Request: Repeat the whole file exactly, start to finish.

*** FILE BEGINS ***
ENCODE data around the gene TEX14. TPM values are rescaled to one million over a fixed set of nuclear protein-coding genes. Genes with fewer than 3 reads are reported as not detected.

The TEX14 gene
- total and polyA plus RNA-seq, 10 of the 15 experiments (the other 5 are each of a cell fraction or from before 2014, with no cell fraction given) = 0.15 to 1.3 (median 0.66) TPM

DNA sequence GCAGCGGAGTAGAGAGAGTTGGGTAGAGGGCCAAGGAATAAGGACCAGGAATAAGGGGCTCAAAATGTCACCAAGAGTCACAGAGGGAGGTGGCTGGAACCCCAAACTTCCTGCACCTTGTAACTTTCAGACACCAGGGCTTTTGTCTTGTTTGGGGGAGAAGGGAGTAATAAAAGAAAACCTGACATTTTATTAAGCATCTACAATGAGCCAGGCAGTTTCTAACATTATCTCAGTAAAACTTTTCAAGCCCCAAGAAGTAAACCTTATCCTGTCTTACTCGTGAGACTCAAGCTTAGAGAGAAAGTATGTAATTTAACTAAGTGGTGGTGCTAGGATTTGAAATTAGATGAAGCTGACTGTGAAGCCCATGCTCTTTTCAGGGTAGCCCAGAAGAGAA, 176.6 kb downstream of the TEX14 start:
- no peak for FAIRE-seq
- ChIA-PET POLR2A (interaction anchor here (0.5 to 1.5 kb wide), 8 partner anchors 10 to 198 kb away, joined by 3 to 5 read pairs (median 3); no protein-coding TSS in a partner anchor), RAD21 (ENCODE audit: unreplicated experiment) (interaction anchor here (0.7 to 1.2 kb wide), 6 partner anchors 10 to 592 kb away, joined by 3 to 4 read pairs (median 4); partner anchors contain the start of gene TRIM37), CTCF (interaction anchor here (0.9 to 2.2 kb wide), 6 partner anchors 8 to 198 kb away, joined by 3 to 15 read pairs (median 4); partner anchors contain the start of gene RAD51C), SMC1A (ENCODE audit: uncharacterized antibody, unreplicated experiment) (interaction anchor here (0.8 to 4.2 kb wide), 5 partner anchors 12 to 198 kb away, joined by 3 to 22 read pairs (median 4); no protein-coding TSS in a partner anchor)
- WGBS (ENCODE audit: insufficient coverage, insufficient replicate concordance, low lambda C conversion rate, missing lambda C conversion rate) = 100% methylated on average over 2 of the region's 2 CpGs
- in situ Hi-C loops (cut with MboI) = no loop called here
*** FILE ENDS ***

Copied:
ENCODE data around the gene TEX14. TPM values are rescaled to one million over a fixed set of nuclear protein-coding genes. Genes with fewer than 3 reads are reported as not detected.

The TEX14 gene
- total and polyA plus RNA-seq, 10 of the 15 experiments (the other 5 are each of a cell fraction or from before 2014, with no cell fraction given) = 0.15 to 1.3 (median 0.66) TPM

DNA sequence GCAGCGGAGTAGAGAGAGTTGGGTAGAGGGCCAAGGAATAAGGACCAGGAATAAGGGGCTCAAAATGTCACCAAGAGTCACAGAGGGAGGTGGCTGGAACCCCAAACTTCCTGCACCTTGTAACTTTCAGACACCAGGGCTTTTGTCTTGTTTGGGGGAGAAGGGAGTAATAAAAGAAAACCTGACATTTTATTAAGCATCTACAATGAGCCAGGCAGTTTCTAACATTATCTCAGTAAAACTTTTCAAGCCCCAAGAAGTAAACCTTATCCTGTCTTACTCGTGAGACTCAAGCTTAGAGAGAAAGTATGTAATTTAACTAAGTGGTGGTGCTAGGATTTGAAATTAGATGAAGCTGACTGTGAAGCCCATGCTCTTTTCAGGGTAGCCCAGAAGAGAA, 176.6 kb downstream of the TEX14 start:
- no peak for FAIRE-seq
- ChIA-PET POLR2A (interaction anchor here (0.5 to 1.5 kb wide), 8 partner anchors 10 to 198 kb away, joined by 3 to 5 read pairs (median 3); no protein-coding TSS in a partner anchor), RAD21 (ENCODE audit: unreplicated experiment) (interaction anchor here (0.7 to 1.2 kb wide), 6 partner anchors 10 to 592 kb away, joined by 3 to 4 read pairs (median 4); partner anchors contain the start of gene TRIM37), CTCF (interaction anchor here (0.9 to 2.2 kb wide), 6 partner anchors 8 to 198 kb away, joined by 3 to 15 read pairs (median 4); partner anchors contain the start of gene RAD51C), SMC1A (ENCODE audit: uncharacterized antibody, unreplicated experiment) (interaction anchor here (0.8 to 4.2 kb wide), 5 partner anchors 12 to 198 kb away, joined by 3 to 22 read pairs (median 4); no protein-coding TSS in a partner anchor)
- WGBS (ENCODE audit: insufficient coverage, insufficient replicate concordance, low lambda C conversion rate, missing lambda C conversion rate) = 100% methylated on average over 2 of the region's 2 CpGs
- in situ Hi-C loops (cut with MboI) = no loop called here